Biological interpretation and cluster analysis
Gene annotations were obtained from GenBank (http://www.ncbi.nlm.nih.gov/genbank/), JGI (http://www.phytozome.net/poplar), PopGenie v2.0 (http://popgenie.org/flashbulktools) and TAIR (http://www.arabidopsis.org/). CateGOrizer (http://www.animalgenome.org/tools/catego/) was used for GO Term classification. We categorized differentially expressed genes by their Gene Ontology class using SEA, which was performed on AgriGO (http://bioinfo.cau.edu.cn/agriGO/) to identify the significantly enriched biological processes, cellular components and molecular functions. Complete-linkage hierarchical clustering was done using SAS for the expression pattern of specific genes at the SBS server of Ebioservice (http://www.ebioservice.com/).
DNA extraction, SNP discovery, genotyping and single-marker analysis
Total genomic DNA was isolated from young leaves using a DNeasy Plant Mini Kit (Qiagen China, Shanghai) following the manufacturer’s protocol. To determine the SNP loci segregating in the F1 population of “YX01” × “LM50”, the genomic sequences of six candidate genes, i.e. XET, Dabb, GASA, SAUR, CGSS, and PI, were identified from the parents. The primer sets of these candidate genes used for the amplification were designed based on the P. trichocarpa genome sequence. In total, 96 sequences of candidate genes (6 genes × 8 YX01, 6 genes × 8 LM50) were obtained by sequencing the female hybrid clone “YX01” (P. alba × P. glandulossa) and the male clone “LM50” (P. tomentosa). After re-sequencing, Sequencher v.4.0 and BioEdit were used for sequence alignment and manual editing was used to confirm sequence quality and remove primer sequences. Diploid sequences were disambiguated into haplotypes using Phase v. 2.1 using 10,000 iterations of the Bayesian MCMC chain (Stephens and Scheet 2005). Subsequently, SNP discovery was performed with MEGA 4.0. The sequence data from this article has been deposited in the GenBank Data Library under the accession Nos. JX431909-JX431932. In total, 300 individuals of 1200 progeny were randomly selected for genotyping and single-marker analysis. 158 common SNPs (Minor Allele Frequency > 0.10) were genotyped in this association population by using locked nucleic acid technology . Single-marker analysis based on the SNP markers and 11 traits was performed in the F1 hybrid population using single factor ANOVA. Percent phenotypic variance explained by the most significant marker was calculated, and the positive FDR with 104 permutations was used to perform a correction for multiple testing in QVALUE (Storey and Tibshirani 2003) .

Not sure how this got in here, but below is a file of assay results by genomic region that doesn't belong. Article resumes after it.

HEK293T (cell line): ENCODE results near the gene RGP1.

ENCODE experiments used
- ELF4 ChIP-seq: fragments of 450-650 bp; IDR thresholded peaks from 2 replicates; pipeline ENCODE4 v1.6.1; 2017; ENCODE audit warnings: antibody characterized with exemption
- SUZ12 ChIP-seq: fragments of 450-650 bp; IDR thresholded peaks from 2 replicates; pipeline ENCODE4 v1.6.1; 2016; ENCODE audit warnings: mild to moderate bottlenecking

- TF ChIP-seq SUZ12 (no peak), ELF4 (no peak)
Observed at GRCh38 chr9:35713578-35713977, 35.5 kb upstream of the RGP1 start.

This work was supported by grants from the State Key Basic Research Program of China (No. 2012CB114506), the 111 Project (No. B13007), and the Project of the National Natural Science Foundation of China (No. 31170622, 30872042). We also would like to thank Dr. Yuhua Cui (Michigan State University), Dr. Yuepeng Song (Beijing Forest University) and Yafei Lv (Beijing Forest University) for helpful suggestions for data analysis.
- Whitney SM, Houtz RL, Alonso H: Advancing our understanding and capacity to engineer nature’s CO2-sequestering enzyme, rubisco. Plant Physiol. 2011, 155: 27-35. 10.1104/pp.110.164814.PubMed CentralView ArticlePubMedGoogle Scholar
- Evans JR, Caemmerer SV: Enhancing photosynthesis. Plant Physiol. 2011, 155: 19-10.1104/pp.110.900402.PubMed CentralView ArticlePubMedGoogle Scholar